Plan for Amazon gas pipeline irks environmentalists
Environmentalists were caught off guard when South American leaders announced plans to build a massive natural-gas pipeline through the Amazon rainforest.
Proponents say the $20-billion project, still in early planning stages, would help satisfy the growing regional demand for gas and help make South America less dependent on outside sources.
But environmentalists say it could damage part of the Amazon—the world’s largest wilderness—by polluting waterways, destroying trees and creating roads that could draw ranchers and loggers.
“There are some aspects of the project that are, let’s say, worrisome,” said Roberto Smeraldi, of the Friends of the Earth-Brazil.
Venezuelan President Hugo Chávez says the pipeline is a central part of his efforts to reduce dependence on the United States and its pressure for free-market policies known as the Washington Consensus.
It’s “the beginning of the South American consensus”, Chávez has said. “This pipeline is vital for us.”
At a meeting in Brazil’s capital in mid-January, the presidents of Venezuela, Argentina and Brazil promised to prepare in-depth studies for the 10 000km pipeline, stretching from Venezuela to Argentina, by mid-year.
Smeraldi said the short timetable seems unworkable.
“A government like Brazil’s can’t do similar studies for projects covering 500km after 10 years of discussion, and now they are going to manage in-depth studies for a 10 000km project in six months?” he said.
Smeraldi said he believes the pipeline theoretically could be built with minimal impact to the environment, but the cost would be prohibitive.
Chávez has said he wants the continent’s state-owned oil companies to build and oversee the pipeline, and leaders have agreed to meet in Argentina in March to review plans being prepared by their oil companies.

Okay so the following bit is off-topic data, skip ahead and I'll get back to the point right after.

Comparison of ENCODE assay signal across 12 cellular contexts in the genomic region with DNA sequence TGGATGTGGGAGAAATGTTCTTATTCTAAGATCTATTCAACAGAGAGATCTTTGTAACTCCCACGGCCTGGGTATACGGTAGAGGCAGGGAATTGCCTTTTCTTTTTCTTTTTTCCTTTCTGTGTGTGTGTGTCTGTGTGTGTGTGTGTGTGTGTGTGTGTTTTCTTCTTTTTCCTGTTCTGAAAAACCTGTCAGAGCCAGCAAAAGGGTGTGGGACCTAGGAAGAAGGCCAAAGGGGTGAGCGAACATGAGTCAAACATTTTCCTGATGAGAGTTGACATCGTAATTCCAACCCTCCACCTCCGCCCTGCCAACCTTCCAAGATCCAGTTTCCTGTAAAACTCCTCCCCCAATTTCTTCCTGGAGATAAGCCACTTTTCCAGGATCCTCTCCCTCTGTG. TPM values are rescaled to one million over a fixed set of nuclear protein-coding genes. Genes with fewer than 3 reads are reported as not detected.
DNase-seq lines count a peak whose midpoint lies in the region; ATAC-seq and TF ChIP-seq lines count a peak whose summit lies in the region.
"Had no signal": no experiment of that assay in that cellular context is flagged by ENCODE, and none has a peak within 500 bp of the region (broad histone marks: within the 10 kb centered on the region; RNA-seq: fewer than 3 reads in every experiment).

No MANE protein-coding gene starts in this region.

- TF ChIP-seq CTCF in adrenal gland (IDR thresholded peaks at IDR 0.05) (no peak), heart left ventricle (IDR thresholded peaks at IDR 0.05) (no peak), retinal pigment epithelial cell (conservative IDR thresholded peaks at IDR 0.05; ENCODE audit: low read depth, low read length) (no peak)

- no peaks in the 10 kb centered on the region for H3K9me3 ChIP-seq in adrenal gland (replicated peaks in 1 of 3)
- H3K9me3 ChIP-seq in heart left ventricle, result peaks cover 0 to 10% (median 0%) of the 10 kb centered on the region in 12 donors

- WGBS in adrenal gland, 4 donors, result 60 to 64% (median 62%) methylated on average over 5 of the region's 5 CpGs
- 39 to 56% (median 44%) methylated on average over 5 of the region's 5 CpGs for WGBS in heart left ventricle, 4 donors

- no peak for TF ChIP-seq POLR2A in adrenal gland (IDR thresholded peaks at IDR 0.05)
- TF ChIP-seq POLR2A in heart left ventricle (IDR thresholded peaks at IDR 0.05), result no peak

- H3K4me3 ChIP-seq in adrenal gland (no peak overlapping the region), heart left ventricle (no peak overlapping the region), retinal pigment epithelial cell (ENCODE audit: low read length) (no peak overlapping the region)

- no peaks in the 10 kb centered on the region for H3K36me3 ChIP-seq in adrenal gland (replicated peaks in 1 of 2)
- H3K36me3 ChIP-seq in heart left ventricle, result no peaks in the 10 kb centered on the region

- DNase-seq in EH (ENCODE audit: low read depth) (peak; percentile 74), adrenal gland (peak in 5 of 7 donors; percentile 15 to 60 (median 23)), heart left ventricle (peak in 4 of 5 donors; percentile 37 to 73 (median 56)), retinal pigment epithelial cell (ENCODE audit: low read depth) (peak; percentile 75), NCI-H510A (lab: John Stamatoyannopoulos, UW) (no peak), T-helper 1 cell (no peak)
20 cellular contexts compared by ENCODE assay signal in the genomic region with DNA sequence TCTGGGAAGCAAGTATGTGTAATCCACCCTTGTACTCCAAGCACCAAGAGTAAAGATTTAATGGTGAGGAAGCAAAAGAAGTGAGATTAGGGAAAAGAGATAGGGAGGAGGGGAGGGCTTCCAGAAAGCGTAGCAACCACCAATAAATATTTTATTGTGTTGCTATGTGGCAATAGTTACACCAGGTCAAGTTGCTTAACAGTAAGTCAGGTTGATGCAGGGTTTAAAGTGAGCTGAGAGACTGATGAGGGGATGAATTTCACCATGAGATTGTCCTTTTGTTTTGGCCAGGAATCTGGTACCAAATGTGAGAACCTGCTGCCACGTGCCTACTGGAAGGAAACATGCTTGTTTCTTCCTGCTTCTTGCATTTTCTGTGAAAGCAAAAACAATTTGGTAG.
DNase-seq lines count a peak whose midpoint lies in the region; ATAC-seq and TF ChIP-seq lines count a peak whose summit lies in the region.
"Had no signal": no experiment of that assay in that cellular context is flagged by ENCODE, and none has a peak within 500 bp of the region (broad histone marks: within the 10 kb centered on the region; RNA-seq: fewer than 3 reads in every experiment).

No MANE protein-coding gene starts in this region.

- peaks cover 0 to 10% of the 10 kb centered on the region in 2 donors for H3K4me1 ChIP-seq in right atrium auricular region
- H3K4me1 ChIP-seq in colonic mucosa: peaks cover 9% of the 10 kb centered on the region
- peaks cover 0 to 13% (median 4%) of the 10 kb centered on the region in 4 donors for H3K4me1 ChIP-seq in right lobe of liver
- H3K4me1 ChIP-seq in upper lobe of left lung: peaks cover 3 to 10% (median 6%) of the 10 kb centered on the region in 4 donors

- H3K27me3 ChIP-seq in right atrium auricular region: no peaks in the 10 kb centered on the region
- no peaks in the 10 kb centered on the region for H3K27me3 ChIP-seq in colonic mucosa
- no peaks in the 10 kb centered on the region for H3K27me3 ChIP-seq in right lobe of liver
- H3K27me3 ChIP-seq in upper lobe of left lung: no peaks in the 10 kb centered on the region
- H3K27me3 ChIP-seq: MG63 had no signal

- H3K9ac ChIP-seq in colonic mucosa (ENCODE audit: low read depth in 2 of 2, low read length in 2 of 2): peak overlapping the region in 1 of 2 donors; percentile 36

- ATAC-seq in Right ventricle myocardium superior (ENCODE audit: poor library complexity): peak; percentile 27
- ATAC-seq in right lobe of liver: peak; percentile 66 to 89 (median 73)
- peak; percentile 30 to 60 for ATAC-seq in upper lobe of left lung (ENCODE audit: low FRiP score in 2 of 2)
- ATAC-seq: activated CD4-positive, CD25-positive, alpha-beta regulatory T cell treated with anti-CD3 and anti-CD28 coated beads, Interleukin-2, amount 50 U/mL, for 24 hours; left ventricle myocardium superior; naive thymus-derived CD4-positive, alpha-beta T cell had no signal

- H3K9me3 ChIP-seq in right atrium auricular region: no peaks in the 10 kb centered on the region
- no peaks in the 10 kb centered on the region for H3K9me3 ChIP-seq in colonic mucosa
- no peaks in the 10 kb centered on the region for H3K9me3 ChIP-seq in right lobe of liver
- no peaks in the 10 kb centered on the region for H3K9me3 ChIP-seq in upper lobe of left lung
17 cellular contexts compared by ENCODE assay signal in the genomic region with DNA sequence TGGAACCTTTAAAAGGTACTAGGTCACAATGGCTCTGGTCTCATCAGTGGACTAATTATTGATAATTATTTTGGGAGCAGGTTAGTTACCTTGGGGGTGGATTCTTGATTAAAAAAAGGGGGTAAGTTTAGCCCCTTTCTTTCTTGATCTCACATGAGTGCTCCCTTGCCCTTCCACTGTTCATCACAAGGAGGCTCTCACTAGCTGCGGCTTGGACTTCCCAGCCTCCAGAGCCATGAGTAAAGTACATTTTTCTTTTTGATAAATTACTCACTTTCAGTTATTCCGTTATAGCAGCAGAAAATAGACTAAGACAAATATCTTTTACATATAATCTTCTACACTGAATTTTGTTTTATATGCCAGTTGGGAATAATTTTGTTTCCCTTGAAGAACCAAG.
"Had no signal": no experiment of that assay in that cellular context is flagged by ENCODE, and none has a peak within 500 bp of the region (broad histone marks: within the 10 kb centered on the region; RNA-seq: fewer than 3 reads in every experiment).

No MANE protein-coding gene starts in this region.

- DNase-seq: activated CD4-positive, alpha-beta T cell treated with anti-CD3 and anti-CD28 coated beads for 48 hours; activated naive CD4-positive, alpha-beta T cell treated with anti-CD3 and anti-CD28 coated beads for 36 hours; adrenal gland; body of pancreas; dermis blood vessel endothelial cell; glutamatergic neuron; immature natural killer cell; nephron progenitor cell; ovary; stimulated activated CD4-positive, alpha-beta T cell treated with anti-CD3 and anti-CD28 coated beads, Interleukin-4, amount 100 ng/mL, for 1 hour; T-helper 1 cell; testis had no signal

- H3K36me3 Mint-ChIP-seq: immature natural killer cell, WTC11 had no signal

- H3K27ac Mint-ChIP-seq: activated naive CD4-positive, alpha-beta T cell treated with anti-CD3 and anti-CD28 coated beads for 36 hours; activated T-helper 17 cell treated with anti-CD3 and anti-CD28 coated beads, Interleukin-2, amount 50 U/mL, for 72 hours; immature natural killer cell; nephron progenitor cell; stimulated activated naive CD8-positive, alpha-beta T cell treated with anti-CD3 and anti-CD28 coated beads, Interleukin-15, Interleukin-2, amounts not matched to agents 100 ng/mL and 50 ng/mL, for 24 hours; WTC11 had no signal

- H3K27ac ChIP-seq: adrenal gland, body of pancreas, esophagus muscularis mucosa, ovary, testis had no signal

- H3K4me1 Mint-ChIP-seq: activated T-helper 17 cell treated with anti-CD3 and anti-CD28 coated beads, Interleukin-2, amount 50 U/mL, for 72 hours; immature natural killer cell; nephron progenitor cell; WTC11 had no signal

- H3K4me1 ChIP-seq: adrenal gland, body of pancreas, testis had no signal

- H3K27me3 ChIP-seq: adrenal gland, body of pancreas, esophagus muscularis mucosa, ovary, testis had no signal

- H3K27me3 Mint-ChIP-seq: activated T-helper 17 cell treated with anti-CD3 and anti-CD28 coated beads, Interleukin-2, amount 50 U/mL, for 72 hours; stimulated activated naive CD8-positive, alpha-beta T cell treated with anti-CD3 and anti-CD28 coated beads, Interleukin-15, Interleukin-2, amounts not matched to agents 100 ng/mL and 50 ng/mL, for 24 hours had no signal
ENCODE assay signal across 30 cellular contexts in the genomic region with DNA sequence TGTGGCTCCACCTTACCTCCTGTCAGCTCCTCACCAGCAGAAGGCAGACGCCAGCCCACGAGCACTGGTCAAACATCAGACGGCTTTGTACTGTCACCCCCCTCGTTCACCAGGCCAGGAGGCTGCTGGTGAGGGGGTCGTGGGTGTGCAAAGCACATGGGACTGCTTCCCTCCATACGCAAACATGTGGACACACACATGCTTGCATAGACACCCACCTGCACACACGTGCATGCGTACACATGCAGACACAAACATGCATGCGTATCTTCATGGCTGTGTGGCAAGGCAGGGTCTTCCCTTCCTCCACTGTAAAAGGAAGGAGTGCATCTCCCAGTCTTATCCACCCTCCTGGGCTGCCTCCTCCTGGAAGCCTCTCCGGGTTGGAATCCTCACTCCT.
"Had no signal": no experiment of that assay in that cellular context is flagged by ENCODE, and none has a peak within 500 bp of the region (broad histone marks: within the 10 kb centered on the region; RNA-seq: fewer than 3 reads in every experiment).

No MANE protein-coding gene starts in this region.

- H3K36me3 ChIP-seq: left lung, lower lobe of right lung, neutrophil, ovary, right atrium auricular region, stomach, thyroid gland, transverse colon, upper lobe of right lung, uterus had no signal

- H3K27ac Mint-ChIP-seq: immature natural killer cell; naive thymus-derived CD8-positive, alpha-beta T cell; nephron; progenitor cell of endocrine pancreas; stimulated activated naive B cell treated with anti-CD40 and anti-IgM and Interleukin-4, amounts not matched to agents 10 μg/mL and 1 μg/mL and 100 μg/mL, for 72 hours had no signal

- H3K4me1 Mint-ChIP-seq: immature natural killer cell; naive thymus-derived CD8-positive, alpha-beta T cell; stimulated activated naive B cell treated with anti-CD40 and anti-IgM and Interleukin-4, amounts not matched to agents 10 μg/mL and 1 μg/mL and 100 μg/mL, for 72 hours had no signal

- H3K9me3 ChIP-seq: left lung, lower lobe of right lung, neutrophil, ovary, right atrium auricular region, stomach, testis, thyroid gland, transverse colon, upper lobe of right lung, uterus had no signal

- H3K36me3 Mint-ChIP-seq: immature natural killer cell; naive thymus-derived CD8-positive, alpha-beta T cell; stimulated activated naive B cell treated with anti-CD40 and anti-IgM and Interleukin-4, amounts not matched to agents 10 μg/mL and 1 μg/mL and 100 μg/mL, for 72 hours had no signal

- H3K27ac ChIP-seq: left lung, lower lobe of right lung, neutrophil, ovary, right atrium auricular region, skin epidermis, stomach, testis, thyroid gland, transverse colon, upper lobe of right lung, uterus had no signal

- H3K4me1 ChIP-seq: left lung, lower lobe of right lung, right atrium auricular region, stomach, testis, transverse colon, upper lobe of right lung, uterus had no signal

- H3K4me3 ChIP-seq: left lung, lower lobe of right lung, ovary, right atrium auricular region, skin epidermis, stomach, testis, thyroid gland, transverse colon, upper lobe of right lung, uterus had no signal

He said Venezuela and Bolivia “have gas for 200 years” and can supply fuel to Brazil and Argentina, where there is increasing demand for power generation, cooking gas and cars.
The Venezuelan leader estimated the pipeline would cost $20-billion to $25-billion, but Smeraldi said strict adherence to Brazil’s tough environmental laws would double the cost.
No one at Brazil’s environment ministry was available to comment on the proposed project.
Glenn Switkes, of the International Rivers Network, said if the pipeline were ever built, it would inevitably foul the environment.
“There are a lot of issues involved: direct construction, the question of drainage, all the roads that need to be built,” Switkes said.
Roads are particularly devastating to the Amazon rainforest.
They allow ranchers, loggers and miners to flood into areas that previously were inaccessible.
Environmentalists estimate that each road cut into the rainforest causes destruction of the forest for 50km on each side of the road within a few years.
“They always say they’re going to fly in the pipes and not build roads, but they never do that,” Switkes said. “Then they say that the pipeline will go around important ecological areas, but they never do that either because it gets too expensive.”
Analysts also questioned the economic wisdom of the plan, especially after Brazil’s government-run oil company announced it would invest $18-billion to develop the country’s natural-gas fields.
“Both Brazil and Argentina have gas fields large enough to cover their own domestic demands. I don’t see why they would like to undertake this hugely costly project, with money they don’t have, not to mention environment costs,” said Norman Gall, executive director of the Fernand Braudel Institute of World Economy.
The plan also seems to conflict with other pipeline projects proposed for the region.
“If the government goes ahead with this pipeline [from Venezuela], it will have no money to for any other type of investment,” Smeraldi said.—Sapa-AP